By: Gabrielle Santeiro and Jamie Rager
Florida State University’s Museum of Fine Arts is currently hosting Shape Shifting: 35 Years of Late Modernist Prints, an exhibit curated from pieces in the museum’s permanent collection, including several newly acquired works. Featuring abstraction, geometric shapes and eye-catching color schemes, Shape Shifting also shines a light on Hispanic and Latine artists, as well as Florida’s historical connections to Latin America and the Caribbean.
“Something we’re always striving for within our Permanent Collection is that the work reflects the students that we serve at FSU,” said Meredith Lynn, Interim Director and Curator at MoFA. “The art in our museum should reflect the vibrant Hispanic and Latine communities on FSU’s campus.”
In addition to recognizing and sharing the work of these artists, these efforts also acknowledge Florida’s close ties to the region.
“Historically, Florida was part of the Spanish Americas, what is now called Latin America, for much longer than it has been a territory or state within the United States,” explains Michael Carrasco, Associate Dean of the College of Fine Arts and Associate Professor of Art History and Cultural Heritage Studies. “ Because of this Latin American art is part of the historical continuum with which this region has always been entangled.”
The team at MoFA worked with local art collectors in Puerto Rico to acquire works emblematic of the era, such as Domingo Garcia’s 1970 work Composición Sobre Crema. A printmaking pioneer, Garcia’s work in expressionism, abstraction and pop art, and his interest in harmony and the use of color influenced artists everywhere, particularly in Hispanic and Latine countries.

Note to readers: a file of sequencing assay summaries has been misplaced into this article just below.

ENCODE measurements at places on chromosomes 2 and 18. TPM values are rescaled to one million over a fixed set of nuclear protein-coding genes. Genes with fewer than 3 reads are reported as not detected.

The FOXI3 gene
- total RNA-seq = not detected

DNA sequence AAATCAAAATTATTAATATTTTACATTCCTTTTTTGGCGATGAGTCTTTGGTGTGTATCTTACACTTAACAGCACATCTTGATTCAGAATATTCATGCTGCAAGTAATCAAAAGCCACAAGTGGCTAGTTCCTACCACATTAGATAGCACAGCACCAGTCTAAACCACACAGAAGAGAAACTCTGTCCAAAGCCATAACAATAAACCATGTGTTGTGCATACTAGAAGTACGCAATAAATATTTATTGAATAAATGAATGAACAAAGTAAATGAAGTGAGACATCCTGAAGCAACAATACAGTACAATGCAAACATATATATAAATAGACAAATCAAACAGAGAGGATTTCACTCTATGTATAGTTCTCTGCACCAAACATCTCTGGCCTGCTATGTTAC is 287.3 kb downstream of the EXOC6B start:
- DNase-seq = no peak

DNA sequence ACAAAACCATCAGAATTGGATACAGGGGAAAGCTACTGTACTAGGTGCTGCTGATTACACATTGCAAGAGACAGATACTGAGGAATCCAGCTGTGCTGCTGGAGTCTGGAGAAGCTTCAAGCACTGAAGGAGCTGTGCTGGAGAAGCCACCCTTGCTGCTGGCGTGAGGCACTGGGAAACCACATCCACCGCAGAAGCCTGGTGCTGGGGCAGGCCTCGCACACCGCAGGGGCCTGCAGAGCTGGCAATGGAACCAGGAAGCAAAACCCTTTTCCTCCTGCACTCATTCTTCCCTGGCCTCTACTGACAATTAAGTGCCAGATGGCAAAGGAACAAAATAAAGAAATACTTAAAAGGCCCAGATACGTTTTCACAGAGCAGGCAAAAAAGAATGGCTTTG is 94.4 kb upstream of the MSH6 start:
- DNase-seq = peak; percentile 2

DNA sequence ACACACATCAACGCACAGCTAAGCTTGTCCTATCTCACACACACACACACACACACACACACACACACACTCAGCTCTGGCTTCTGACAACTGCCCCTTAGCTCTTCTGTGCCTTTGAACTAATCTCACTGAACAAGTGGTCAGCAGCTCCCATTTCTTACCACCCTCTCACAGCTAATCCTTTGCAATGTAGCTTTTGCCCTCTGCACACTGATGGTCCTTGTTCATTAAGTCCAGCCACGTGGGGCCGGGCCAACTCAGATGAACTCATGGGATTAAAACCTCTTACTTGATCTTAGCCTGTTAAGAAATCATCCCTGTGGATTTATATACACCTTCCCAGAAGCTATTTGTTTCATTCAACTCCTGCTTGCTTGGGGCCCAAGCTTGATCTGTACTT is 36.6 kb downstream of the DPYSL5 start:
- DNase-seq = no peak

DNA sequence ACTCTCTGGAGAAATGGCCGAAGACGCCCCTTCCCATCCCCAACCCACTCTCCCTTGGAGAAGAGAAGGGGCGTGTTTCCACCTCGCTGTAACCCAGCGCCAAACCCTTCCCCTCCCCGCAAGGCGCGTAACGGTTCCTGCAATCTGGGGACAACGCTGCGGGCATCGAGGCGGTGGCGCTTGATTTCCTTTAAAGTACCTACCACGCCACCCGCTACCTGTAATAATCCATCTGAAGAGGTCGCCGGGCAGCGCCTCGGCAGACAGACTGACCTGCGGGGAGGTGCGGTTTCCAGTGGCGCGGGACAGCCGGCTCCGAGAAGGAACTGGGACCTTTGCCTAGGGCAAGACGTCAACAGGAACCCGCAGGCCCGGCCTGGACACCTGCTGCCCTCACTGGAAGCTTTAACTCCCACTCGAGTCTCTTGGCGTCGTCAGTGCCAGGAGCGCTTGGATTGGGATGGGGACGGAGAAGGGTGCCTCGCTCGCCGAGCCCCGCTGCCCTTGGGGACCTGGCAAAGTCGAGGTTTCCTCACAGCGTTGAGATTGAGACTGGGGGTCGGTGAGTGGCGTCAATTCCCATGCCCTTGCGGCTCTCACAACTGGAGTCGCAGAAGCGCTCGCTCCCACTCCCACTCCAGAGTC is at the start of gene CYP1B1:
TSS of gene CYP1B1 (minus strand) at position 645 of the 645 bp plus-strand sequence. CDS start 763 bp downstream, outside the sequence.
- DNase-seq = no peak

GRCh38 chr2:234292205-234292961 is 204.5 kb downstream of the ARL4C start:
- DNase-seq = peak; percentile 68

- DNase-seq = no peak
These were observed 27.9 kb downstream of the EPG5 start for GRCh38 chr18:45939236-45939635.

Shape Shifting is designed to help visitors to better understand historical context of abstraction, tracing the art form through many major movements of the modern era, such as cubism and futurism. Visitors can explore the print culture of the mid-to-late 20th century and develop an understanding of how the work of artists like Domingo Garcia fit into the conversations of the time, and how they influenced others.
“Abstract work is popular for a reason,” Lynn said. “Audiences respond to it because they’re not being told exactly what the artist wants them to see, instead they are invited to find their own meanings and connections. It’s important to provide context with this kind of work though. You could look at a print and see colored rings and squares next to each other and find meaning within the shapes, but then you would miss an opportunity to discuss the important context surrounding the work, such as the background of the artist, the politics surrounding the artwork, how the artwork is paid for or who the audience is.”
To help visitors engage with this exciting art form, the exhibit features a do-it-yourself workstation, where visitors can arrange shapes to make their own composition. The station has been popular among visitors.
Shape Shifting will be on display at MoFA through Dec. 10 and is free to the public.
Learn more about the museum and plan your visit at mofa.fsu.edu.